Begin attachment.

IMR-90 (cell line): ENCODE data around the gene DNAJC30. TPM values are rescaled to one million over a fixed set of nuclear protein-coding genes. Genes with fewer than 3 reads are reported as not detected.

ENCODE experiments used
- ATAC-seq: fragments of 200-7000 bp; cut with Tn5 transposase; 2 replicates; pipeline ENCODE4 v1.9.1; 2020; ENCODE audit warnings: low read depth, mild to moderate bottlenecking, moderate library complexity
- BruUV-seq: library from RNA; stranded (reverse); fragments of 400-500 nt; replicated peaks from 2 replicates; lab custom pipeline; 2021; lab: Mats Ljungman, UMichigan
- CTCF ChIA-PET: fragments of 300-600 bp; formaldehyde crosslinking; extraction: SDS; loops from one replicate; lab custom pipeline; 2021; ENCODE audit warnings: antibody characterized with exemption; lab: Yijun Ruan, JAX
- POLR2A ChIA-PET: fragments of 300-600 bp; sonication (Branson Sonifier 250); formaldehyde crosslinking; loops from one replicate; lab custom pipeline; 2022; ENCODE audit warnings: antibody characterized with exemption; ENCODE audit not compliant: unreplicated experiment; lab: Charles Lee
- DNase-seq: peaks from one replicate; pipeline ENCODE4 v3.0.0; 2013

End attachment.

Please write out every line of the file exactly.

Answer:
IMR-90 (cell line): ENCODE data around the gene DNAJC30. TPM values are rescaled to one million over a fixed set of nuclear protein-coding genes. Genes with fewer than 3 reads are reported as not detected.

ENCODE experiments used
- ATAC-seq: fragments of 200-7000 bp; cut with Tn5 transposase; 2 replicates; pipeline ENCODE4 v1.9.1; 2020; ENCODE audit warnings: low read depth, mild to moderate bottlenecking, moderate library complexity
- BruUV-seq: library from RNA; stranded (reverse); fragments of 400-500 nt; replicated peaks from 2 replicates; lab custom pipeline; 2021; lab: Mats Ljungman, UMichigan
- CTCF ChIA-PET: fragments of 300-600 bp; formaldehyde crosslinking; extraction: SDS; loops from one replicate; lab custom pipeline; 2021; ENCODE audit warnings: antibody characterized with exemption; lab: Yijun Ruan, JAX
- POLR2A ChIA-PET: fragments of 300-600 bp; sonication (Branson Sonifier 250); formaldehyde crosslinking; loops from one replicate; lab custom pipeline; 2022; ENCODE audit warnings: antibody characterized with exemption; ENCODE audit not compliant: unreplicated experiment; lab: Charles Lee
- DNase-seq: peaks from one replicate; pipeline ENCODE4 v3.0.0; 2013